Modernmystic
1.5 / 5 (2) Feb 05, 2014
Birds aren't the problem....

People who know there is global warming but can't admit it to themselves because then they'd have to contend with unworkable policies like carbon taxes, cap and trade, solar and wind to power industry (chuckle) and a hundred other things that won't work are the "problem".

People who rail on about AGW but really could care less about the planet and only want more governmental control over the energy industry, subsidies for wind and solar power, and a hundred unworkable pet policies and are USING the reality of AGW as an excuse to push them instead of realistic and workable solutions like new nuclear are the "problem".

And the big problem is that that describes 90% of people who care or can do something about the "problem"....
antialias_physorg
3 / 5 (2) Feb 05, 2014
Funny thing is: In a number of countries those 'unworkable' theories are working rather well.

Weird, isn't it, how belief in what "can't be" is put on the garbage pile of history by actual fact?
Modernmystic
2 / 5 (1) Feb 05, 2014
Funny thing is: In a number of countries those 'unworkable' theories are working rather well.

Weird, isn't it, how belief in what "can't be" is put on the garbage pile of history by actual fact?


Yeah for something the size of Rhode Island maybe. You aren't REALLY comparing Denmark or other countries in Europe that are the size of a single State to the entire United States are you? Because if you are, that would be, well, really REALLY ignorant.

Oh, and I don't expect you to change your mind or see the real problem AA. You are FIRMLY in the camp I was alluding to. You and a rabid denialist are two sides of the same coin...ever made any progress with one of them? No? I don't expect to with you either...
Cocoa
5 / 5 (1) Feb 05, 2014
Moernmystic - you create such a strawman by constructing this AGW zealot - who is not concerned about the planet. Reality is of course always so much more complex. Are you aware of the complexity of subsidies regarding fossil fuels? Here is just article -

http://cleantechn...-levels/

People vary in their level of concern, level of commitment, and what they are able - or not able to do. Some live off the grid, in passive homes, grow their own food, and are totally vegan. Others take a different route - depending on many factors. Government control in our lives is an interesting topic. I live in a part of the world where you are forbidden from growing tomatoes in your front yard, and you will get fined if your grass is too long - insanity. But should we have no government - and allow BP to destroy the gulf of Mexico for profit? Finding the balance is contentious - but constructing straw men is not helpful.
Modernmystic
not rated yet Feb 05, 2014
Interesting that it's very difficult to find the cost of one of these....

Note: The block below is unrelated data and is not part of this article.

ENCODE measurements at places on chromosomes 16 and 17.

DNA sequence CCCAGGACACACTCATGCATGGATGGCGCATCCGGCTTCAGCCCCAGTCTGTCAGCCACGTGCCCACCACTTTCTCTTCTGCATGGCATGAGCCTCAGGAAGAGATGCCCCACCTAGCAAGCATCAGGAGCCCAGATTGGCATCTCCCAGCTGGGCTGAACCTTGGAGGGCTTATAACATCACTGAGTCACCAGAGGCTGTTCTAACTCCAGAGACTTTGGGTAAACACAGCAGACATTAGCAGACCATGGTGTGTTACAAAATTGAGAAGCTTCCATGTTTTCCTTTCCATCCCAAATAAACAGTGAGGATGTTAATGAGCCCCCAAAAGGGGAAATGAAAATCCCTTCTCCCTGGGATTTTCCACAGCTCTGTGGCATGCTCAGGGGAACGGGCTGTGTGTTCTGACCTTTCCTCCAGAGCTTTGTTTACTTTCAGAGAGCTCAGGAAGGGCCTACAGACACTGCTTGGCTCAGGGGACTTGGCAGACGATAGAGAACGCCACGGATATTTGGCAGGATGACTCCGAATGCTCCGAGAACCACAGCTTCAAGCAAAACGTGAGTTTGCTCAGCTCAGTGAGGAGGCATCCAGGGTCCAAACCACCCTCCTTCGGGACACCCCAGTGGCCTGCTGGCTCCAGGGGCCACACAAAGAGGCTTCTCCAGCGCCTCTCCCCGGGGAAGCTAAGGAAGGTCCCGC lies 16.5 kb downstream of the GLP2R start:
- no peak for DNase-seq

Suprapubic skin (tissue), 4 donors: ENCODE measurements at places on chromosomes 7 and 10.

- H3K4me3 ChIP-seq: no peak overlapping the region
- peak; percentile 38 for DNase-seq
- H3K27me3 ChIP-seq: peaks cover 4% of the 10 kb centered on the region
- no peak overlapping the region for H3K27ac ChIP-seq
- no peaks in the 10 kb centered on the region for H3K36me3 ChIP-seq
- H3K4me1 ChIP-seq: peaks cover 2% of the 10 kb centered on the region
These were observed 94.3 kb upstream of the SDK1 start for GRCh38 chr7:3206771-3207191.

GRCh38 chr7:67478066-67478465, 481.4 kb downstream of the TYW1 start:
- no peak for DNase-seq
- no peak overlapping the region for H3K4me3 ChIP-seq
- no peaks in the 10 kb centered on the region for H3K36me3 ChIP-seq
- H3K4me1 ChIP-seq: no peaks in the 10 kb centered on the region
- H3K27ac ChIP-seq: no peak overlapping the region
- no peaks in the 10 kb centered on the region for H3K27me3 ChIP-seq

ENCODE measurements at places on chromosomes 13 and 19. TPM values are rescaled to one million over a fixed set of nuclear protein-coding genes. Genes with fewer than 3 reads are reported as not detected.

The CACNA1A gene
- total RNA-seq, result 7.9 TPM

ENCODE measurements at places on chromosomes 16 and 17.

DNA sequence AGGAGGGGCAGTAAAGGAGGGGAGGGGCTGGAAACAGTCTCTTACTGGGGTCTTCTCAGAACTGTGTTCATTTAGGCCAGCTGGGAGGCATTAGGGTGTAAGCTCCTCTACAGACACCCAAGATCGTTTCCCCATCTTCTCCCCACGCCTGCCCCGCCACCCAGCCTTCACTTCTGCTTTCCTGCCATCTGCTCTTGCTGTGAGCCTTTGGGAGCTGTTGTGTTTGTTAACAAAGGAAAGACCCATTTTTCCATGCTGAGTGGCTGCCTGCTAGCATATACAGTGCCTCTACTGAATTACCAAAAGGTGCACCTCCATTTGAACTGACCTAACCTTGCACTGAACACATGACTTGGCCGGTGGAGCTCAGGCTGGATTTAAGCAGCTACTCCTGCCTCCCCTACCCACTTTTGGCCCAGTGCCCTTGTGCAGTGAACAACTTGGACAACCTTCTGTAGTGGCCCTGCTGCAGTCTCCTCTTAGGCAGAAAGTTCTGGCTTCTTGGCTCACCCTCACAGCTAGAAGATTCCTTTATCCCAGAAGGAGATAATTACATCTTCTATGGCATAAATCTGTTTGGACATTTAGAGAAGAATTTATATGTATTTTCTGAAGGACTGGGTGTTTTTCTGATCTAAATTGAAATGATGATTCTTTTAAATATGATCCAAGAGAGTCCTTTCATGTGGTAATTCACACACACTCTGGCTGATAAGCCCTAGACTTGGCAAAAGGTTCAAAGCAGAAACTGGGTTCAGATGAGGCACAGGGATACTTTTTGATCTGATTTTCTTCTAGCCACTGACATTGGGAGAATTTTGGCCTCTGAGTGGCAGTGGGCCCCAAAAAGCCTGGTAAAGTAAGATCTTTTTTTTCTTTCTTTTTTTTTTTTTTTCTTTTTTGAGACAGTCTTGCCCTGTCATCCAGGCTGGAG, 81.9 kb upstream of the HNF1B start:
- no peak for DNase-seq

Modernmystic
4 / 5 (1) Feb 05, 2014
Moernmystic - you create such a strawman by constructing this AGW zealot - who is not concerned about the planet. Reality is of course always so much more complex.


Just as the reality about denialists is more complex? Why include the one and not the other? Is your identity tied up more in one side or the other ;)

I wish people WERE more complex in their motivations. A lot of people are driven by fear (myself included) to one degree or another. People's RATIONALIZATIONS are complex but the underlying stuff is usually emotive and usually related to fear. In virtually all their decisions worldview comes first then you use "facts" (and sometimes actual facts) to defend your view of the world and by extension yourself and your identity and ego. It's an old old story...
antialias_physorg
3 / 5 (2) Feb 05, 2014
You aren't REALLY comparing Denmark or other countries in Europe that are the size of a single State to the entire United States are you?

I'm comparing a country like germany (which has a population of 80 million) with something like the US (which has about 4 times as much) - so we're talking same order of magnitude here.
Considering that germany is a pretty industrialized nation and all these things you decry as 'impossible' are actually working...well...I'd say you're living in a fantasy world.
Cocoa
4.5 / 5 (2) Feb 05, 2014
Just as the reality about denialists is more complex? Why include the one and not the other? Is your identity tied up more in one side or the other ;)


Because I was responding to your strawman - and therefore addressing that topic. Of course my identity is more tied up with one side - just as I suspect yours is. I am very concerned about what science is telling us about the climate - and also excited about the progress we are making in terms of developing technology, and structural changes that may move us forward.

I agree with your final paragraph - based on a complex view of peoples motivations - I am confused as to why you need to construct strawmen, and to be so emotive in so many of your responses.
Modernmystic
2 / 5 (1) Feb 05, 2014
You aren't REALLY comparing Denmark or other countries in Europe that are the size of a single State to the entire United States are you?

I'm comparing a country like germany (which has a population of 80 million) with something like the US (which has about 4 times as much) - so we're talking same order of magnitude here.